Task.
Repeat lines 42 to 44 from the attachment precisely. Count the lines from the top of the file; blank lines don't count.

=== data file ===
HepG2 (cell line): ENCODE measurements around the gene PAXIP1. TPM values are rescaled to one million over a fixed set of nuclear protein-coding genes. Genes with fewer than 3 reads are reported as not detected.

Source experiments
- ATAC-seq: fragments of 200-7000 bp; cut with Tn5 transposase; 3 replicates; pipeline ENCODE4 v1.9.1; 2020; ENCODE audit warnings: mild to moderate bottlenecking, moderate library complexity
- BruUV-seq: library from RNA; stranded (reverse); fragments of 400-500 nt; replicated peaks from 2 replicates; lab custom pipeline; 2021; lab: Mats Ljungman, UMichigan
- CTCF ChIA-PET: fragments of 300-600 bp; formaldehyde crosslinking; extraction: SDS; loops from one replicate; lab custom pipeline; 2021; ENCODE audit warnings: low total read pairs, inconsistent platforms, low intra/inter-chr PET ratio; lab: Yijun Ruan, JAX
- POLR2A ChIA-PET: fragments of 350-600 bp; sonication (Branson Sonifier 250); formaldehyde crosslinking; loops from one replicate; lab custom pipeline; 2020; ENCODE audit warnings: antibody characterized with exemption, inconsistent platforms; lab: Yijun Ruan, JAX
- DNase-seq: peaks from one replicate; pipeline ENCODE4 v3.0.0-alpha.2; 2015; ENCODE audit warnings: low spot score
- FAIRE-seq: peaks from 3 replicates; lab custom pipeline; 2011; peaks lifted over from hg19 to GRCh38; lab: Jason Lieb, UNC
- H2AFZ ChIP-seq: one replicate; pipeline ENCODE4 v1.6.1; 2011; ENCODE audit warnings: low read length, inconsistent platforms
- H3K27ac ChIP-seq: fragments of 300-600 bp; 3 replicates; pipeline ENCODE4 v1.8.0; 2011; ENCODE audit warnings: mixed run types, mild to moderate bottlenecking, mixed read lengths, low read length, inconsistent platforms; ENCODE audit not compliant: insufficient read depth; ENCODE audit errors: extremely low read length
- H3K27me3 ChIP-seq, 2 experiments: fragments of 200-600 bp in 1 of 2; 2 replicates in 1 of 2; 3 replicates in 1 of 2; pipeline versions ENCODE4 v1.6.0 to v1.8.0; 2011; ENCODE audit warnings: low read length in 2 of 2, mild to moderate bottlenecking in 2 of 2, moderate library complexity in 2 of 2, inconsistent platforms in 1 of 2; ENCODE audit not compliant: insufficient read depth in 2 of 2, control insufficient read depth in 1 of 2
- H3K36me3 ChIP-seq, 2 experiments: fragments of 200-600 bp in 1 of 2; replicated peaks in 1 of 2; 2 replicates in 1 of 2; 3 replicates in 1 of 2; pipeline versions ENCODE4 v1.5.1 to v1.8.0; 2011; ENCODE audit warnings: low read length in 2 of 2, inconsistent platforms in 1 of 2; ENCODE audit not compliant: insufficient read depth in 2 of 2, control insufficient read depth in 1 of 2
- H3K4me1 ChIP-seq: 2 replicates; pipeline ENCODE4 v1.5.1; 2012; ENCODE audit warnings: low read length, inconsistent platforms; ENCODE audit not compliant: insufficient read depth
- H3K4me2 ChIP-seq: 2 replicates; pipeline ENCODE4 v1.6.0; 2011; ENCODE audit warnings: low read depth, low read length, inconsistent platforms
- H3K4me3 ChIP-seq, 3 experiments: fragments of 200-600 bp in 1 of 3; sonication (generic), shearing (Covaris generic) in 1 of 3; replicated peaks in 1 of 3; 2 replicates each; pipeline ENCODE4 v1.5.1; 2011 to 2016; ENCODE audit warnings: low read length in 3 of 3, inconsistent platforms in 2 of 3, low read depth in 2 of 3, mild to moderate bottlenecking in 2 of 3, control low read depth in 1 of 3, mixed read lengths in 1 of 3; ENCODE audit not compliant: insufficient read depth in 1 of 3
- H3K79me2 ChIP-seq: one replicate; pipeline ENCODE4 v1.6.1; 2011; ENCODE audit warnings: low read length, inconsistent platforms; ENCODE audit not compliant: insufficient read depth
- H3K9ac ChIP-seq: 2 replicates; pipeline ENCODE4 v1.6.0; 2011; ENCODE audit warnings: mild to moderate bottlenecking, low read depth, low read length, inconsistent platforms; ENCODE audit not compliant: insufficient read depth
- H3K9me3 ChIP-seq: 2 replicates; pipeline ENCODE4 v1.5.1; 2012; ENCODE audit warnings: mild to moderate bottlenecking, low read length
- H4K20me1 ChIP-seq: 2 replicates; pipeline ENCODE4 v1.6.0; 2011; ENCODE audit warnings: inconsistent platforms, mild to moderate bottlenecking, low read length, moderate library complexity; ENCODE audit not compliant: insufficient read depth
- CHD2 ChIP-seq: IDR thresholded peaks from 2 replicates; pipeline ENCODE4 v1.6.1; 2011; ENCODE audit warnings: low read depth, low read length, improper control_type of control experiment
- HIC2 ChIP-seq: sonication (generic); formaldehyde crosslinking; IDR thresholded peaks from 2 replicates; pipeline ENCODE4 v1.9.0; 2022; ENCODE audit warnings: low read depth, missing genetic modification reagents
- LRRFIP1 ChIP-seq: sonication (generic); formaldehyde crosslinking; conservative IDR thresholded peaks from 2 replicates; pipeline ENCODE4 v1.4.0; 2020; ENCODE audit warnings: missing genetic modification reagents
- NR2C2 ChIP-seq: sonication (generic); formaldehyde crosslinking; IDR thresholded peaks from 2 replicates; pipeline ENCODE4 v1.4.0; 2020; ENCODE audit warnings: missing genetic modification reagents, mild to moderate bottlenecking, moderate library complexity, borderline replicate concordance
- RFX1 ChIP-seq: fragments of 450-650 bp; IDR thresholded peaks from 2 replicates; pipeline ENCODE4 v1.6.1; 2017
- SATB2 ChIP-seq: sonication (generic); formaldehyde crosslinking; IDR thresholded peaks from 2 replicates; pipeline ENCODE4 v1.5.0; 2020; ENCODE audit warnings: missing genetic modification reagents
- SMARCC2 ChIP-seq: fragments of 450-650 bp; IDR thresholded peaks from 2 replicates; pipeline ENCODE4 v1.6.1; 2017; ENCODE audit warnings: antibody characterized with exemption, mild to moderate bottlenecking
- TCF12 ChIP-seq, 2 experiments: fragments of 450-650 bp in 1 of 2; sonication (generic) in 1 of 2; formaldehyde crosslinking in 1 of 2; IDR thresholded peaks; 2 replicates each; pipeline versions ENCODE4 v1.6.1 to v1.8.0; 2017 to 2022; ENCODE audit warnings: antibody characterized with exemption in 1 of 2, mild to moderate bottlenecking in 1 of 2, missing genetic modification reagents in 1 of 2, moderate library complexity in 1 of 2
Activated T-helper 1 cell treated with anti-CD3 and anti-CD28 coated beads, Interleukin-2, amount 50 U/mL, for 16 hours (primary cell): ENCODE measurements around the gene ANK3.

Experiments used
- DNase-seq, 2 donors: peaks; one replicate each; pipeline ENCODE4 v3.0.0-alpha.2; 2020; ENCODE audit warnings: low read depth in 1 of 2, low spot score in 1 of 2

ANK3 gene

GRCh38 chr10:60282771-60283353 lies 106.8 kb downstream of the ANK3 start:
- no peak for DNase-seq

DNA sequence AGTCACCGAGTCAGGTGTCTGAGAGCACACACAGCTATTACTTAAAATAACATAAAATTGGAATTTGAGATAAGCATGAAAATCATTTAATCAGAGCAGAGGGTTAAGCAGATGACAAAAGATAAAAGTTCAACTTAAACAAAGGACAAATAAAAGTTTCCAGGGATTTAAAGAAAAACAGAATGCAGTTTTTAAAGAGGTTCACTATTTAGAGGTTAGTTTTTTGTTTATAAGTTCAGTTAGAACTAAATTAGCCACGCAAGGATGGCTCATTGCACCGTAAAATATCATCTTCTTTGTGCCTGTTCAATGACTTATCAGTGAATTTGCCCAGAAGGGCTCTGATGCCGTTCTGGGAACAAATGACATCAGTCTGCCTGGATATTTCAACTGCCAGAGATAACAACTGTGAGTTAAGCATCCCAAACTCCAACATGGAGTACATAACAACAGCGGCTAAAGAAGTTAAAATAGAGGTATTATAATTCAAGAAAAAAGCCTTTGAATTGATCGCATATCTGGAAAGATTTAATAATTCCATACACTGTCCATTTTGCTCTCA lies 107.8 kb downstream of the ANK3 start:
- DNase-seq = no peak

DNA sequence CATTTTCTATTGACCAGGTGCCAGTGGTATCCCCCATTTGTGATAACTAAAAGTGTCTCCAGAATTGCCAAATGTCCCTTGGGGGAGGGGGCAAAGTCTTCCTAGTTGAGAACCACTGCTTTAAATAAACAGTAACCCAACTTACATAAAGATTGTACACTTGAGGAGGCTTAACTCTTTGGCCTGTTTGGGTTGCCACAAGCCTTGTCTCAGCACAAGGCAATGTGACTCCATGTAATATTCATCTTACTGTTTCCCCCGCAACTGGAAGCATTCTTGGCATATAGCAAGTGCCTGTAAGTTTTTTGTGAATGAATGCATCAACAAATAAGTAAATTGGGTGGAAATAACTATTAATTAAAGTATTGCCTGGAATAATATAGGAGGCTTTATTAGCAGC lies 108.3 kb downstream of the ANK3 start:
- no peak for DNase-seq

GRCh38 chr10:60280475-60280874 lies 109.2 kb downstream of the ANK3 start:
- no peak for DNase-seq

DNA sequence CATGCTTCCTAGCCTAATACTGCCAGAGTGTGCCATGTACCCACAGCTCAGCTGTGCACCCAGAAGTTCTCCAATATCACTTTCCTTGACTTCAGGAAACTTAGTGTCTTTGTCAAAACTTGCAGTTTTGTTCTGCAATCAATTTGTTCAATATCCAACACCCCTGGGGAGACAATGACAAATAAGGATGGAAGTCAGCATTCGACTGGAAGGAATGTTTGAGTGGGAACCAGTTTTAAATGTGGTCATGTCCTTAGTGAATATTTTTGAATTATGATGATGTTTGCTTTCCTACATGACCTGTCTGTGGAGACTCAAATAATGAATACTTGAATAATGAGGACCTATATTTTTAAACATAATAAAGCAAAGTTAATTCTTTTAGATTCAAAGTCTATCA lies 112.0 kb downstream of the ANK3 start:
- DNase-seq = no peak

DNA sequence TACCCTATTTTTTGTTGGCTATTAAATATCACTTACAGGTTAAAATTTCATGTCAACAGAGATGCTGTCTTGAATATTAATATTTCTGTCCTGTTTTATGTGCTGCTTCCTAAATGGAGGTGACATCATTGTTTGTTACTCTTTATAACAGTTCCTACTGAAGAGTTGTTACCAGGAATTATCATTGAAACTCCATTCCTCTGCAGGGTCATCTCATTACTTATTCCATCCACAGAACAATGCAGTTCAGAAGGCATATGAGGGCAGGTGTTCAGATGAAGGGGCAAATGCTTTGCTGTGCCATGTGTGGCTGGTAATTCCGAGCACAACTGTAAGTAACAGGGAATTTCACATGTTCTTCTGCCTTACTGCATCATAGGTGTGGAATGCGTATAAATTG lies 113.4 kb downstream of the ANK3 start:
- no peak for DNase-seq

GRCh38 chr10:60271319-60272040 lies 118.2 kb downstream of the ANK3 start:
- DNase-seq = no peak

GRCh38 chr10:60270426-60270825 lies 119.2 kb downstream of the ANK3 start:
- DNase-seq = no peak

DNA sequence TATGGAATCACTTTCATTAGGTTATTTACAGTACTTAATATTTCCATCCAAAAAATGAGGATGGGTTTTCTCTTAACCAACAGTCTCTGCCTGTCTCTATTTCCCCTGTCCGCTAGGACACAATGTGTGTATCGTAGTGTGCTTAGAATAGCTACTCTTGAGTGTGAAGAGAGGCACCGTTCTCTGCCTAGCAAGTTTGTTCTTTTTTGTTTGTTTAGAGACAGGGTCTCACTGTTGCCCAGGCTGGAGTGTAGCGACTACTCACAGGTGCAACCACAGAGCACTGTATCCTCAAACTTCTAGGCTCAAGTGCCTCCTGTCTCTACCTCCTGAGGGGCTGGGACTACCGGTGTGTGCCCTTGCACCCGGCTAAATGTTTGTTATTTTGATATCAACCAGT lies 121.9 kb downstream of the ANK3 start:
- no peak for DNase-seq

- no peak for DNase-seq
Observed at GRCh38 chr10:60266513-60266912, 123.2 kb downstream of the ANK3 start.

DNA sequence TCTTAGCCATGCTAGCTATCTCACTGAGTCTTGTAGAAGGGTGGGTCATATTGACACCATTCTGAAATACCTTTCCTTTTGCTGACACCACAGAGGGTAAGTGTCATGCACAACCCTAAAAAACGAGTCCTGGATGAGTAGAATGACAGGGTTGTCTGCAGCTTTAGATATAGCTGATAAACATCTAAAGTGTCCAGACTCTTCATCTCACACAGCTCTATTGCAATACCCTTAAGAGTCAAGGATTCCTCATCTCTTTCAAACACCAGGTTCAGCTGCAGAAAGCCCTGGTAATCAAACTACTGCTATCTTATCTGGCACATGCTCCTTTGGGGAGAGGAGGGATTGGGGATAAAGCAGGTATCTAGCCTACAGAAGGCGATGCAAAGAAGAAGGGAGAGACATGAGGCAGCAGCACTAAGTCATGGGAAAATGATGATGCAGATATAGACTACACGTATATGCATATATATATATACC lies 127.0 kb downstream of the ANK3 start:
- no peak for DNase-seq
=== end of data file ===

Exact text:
DNA sequence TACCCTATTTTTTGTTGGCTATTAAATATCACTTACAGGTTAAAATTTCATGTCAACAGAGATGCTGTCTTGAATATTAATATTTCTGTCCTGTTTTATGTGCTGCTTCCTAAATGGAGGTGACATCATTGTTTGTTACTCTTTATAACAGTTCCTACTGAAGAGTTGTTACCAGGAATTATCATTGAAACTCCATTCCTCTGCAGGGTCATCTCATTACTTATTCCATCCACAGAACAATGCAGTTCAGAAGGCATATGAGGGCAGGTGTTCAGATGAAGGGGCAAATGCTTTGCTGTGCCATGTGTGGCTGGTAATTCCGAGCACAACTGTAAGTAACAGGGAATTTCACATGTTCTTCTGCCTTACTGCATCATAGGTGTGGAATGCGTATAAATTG lies 113.4 kb downstream of the ANK3 start:
- no peak for DNase-seq

GRCh38 chr10:60271319-60272040 lies 118.2 kb downstream of the ANK3 start: